Cold War: The Unstoppable Vulcan!
A member recently gave us a news cutting from a Lancaster newspaper, demonstrating what a powerful aircraft the Vulcan was, and once the alert sounded little could stop it taking off.
QUESTION: In an episode of Strange Days: Cold War Britain on BBC2, an Avro Vulcan took off with air-brakes deployed. Was this usual practice?
ANSWER: In my time as a Vulcan crew chief at RAF Scampton in Lincolnshire, Vulcans did take off with air-brakes extended. It wasn't normal, but could happen when the aircraft was doing circuits and practice landings called 'rollers'.The aircraft would approach normally, with air-brakes extended and touch down. Then, after a short roll, the air-brakes were retracted, the throttles opened and the aircraft would gather speed and become airborne again. Sometimes, the air-brakes were mistakenly left out, but the aircraft would still accelerate enough to take off.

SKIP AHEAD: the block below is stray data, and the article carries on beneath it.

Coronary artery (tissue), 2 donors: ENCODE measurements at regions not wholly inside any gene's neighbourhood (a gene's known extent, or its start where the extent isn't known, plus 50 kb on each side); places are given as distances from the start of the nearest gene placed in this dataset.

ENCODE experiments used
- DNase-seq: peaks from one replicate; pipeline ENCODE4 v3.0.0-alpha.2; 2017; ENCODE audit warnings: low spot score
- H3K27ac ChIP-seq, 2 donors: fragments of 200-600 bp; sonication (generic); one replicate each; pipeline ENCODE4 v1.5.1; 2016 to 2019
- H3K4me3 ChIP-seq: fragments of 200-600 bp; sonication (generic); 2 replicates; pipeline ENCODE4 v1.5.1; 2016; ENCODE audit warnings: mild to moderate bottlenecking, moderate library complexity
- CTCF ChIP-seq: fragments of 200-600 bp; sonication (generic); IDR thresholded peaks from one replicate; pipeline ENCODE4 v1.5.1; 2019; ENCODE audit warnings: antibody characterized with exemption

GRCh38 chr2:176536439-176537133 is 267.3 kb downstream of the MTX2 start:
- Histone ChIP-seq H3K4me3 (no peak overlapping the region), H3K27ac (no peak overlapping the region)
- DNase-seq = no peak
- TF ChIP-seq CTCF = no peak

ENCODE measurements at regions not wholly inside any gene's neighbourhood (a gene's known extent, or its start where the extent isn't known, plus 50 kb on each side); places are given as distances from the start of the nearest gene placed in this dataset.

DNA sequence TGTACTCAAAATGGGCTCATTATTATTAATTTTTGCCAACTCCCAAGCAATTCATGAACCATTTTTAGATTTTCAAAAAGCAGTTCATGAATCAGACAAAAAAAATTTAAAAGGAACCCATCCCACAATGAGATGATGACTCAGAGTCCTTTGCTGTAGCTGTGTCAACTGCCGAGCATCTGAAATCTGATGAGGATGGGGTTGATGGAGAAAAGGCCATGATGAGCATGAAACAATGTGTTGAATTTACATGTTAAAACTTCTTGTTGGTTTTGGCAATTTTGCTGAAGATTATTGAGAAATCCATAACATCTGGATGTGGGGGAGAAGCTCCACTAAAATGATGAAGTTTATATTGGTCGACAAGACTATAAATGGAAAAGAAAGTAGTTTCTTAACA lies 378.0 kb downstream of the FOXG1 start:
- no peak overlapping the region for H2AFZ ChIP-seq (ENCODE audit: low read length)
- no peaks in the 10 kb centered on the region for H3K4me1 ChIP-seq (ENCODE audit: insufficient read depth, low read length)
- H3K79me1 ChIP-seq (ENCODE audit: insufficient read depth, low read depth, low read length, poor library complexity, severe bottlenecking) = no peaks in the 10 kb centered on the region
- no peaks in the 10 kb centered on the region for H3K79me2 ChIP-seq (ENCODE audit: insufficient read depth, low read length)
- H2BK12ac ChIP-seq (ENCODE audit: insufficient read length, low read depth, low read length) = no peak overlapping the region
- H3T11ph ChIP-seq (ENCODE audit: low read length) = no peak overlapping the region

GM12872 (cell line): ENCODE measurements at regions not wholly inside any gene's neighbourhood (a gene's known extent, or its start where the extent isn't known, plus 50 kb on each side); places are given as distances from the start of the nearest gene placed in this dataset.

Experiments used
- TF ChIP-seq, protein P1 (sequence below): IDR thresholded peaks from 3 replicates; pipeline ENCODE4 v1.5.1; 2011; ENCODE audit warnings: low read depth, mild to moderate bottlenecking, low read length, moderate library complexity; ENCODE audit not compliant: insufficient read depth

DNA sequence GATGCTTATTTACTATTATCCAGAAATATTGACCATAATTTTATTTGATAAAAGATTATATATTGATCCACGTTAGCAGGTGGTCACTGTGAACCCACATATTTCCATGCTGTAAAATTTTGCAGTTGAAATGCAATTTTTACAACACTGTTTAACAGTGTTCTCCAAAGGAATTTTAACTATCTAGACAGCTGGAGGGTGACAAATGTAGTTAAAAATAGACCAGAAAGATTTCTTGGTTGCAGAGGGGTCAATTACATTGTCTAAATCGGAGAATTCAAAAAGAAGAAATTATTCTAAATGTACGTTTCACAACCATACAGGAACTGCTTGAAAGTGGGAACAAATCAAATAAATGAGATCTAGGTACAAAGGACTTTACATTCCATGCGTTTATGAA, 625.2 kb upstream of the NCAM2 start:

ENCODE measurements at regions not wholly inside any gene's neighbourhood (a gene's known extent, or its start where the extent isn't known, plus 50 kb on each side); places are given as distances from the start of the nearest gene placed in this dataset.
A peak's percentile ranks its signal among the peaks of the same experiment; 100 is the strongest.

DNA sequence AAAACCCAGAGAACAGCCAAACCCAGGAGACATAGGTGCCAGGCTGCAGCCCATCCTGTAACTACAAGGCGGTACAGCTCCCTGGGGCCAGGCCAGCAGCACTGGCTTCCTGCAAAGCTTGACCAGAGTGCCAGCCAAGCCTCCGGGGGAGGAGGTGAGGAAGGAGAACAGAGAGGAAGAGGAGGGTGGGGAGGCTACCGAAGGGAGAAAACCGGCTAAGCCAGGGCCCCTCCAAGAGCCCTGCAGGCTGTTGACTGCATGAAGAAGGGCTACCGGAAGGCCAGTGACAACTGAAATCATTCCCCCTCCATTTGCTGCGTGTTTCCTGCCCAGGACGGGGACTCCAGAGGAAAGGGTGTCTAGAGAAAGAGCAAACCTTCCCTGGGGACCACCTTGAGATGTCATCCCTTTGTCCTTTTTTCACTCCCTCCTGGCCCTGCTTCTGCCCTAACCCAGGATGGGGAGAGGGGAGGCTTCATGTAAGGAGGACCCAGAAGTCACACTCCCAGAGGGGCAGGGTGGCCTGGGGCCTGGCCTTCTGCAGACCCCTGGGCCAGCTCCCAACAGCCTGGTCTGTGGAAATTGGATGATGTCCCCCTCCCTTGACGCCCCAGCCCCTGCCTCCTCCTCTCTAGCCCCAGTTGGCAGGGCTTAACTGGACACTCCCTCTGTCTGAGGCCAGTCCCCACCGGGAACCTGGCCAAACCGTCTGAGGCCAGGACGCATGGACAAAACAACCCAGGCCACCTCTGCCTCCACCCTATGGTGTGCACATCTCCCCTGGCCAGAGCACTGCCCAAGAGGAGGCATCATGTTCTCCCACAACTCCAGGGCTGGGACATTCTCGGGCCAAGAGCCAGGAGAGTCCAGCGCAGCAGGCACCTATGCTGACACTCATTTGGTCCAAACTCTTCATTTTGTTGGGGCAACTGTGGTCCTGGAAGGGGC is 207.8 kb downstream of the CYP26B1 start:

One one occasion, I was sitting in a Land Rover at the traffic lights on the runway threshold and watched as a Vulcan did a perfect approach andlanding. On touchdown, the brake parachute was streamed, a sure sign the aircraft was coming to a full-stop landing. Then, to my horror, the engines spooled up to maximum power and aircraft took off again with the 40ft diameter tail-brake chute still deployed.
Fortunately, the aircraft continued to climb out, released the chute at a few hundred feet above the runway and, at the same time retracted its air-brakes, continuing on its way in a circuit to a definite full stop on the next landing.
There must have been some red faces on the flight deck, but it was a testament to the power of the four Olympus engines fitted to the Vulcan that it could still fly with the combined drag of the brake parachute and air-brakes.
Clive Penton, Stowmarket, Suffolk